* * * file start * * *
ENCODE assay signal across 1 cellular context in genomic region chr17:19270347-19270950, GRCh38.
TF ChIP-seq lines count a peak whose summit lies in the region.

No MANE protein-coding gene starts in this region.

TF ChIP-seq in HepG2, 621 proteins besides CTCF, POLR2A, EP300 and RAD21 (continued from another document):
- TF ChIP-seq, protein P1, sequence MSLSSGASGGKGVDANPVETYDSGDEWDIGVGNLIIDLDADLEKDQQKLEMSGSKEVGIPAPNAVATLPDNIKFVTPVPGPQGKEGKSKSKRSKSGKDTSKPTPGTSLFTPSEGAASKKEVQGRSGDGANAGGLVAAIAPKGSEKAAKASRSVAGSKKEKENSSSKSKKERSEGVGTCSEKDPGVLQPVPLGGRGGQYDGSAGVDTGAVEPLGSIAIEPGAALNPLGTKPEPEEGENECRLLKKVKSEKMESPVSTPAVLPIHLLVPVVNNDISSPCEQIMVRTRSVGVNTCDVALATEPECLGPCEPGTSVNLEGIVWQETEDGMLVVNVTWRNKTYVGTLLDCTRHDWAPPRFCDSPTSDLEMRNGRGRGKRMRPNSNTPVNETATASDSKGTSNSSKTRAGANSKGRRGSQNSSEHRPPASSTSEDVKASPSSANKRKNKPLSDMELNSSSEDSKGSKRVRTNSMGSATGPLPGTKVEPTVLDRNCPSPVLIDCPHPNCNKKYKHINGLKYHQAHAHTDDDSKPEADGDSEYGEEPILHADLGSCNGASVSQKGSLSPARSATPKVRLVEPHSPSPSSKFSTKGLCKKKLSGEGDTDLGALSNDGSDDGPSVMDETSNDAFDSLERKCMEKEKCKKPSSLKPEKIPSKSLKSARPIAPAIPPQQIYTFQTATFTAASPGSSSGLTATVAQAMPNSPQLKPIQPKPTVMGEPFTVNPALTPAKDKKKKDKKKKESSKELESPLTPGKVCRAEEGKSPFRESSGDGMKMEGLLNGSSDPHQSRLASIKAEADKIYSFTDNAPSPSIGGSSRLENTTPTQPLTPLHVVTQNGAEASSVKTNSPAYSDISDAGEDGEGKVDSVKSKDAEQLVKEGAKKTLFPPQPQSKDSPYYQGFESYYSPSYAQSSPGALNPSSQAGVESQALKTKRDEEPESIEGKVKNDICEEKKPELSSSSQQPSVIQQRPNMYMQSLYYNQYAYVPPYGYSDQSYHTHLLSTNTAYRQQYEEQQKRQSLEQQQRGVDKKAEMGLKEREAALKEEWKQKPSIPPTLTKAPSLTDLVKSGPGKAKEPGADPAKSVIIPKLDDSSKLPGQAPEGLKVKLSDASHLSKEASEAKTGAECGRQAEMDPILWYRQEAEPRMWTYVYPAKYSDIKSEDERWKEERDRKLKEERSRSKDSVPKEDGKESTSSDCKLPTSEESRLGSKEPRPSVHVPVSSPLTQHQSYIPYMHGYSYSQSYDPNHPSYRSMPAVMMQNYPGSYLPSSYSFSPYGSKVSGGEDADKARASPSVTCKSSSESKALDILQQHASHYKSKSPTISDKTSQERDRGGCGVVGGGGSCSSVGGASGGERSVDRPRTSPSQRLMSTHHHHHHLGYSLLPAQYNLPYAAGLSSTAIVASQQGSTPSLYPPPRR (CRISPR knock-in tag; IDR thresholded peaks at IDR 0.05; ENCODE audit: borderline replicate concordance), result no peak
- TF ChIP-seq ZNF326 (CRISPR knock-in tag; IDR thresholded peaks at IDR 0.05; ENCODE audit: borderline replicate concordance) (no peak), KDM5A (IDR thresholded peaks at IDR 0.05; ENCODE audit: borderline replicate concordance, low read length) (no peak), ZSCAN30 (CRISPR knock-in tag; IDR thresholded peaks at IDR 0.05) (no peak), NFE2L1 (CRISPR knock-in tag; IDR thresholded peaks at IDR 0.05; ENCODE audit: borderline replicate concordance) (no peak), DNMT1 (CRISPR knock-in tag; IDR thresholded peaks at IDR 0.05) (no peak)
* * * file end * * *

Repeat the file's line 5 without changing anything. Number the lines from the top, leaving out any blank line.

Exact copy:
- TF ChIP-seq, protein P1, sequence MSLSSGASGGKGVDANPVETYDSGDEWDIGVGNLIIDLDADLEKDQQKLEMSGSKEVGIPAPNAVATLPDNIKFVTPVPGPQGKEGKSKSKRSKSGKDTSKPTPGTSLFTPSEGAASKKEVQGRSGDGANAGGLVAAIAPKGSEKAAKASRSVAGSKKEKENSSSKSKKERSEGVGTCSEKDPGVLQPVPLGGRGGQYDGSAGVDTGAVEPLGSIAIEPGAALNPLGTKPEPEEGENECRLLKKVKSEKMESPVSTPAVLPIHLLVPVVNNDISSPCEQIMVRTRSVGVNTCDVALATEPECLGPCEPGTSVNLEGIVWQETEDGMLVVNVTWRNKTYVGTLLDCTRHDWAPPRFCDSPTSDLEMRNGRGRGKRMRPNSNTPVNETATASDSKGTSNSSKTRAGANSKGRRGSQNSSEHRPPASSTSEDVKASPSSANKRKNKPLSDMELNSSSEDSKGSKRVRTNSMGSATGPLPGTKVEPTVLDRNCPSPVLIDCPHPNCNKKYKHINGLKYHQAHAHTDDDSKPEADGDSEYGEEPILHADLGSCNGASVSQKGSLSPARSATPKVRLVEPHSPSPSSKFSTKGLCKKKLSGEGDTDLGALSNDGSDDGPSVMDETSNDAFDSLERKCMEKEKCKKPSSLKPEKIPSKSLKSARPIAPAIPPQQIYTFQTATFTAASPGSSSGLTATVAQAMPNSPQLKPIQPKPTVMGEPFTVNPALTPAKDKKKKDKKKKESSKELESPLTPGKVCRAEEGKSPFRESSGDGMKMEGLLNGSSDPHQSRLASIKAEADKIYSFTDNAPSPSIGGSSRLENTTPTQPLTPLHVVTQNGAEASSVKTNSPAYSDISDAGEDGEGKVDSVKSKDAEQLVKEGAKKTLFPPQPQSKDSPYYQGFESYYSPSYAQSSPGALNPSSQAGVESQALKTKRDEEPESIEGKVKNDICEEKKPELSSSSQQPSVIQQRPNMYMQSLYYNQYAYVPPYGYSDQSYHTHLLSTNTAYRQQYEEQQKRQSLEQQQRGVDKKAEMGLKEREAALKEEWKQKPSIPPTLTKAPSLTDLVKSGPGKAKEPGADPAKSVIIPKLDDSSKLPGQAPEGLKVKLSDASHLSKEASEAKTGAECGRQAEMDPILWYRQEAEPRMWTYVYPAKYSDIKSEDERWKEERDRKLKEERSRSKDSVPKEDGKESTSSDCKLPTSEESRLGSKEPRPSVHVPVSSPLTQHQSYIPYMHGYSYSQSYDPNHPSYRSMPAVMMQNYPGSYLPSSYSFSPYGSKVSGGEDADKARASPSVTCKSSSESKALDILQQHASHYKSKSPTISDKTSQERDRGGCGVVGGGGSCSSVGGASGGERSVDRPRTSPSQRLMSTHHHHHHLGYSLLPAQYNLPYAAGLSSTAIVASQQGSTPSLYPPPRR (CRISPR knock-in tag; IDR thresholded peaks at IDR 0.05; ENCODE audit: borderline replicate concordance), result no peak